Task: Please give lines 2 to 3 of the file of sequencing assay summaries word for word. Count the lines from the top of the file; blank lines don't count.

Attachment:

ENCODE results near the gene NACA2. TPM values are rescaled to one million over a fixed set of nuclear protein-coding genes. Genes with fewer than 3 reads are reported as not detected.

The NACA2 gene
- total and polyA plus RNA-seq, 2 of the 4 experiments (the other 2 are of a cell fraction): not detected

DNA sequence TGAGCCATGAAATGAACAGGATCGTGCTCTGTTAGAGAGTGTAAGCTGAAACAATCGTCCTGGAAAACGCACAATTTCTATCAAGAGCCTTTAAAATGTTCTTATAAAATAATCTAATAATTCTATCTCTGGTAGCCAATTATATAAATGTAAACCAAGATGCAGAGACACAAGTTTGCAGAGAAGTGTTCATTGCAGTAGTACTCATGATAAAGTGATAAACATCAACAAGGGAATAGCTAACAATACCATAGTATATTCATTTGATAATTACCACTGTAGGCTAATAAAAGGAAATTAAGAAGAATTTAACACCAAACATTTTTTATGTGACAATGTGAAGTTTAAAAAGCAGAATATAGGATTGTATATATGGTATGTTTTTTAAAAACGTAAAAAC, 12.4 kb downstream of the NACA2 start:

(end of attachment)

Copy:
The NACA2 gene
- total and polyA plus RNA-seq, 2 of the 4 experiments (the other 2 are of a cell fraction): not detected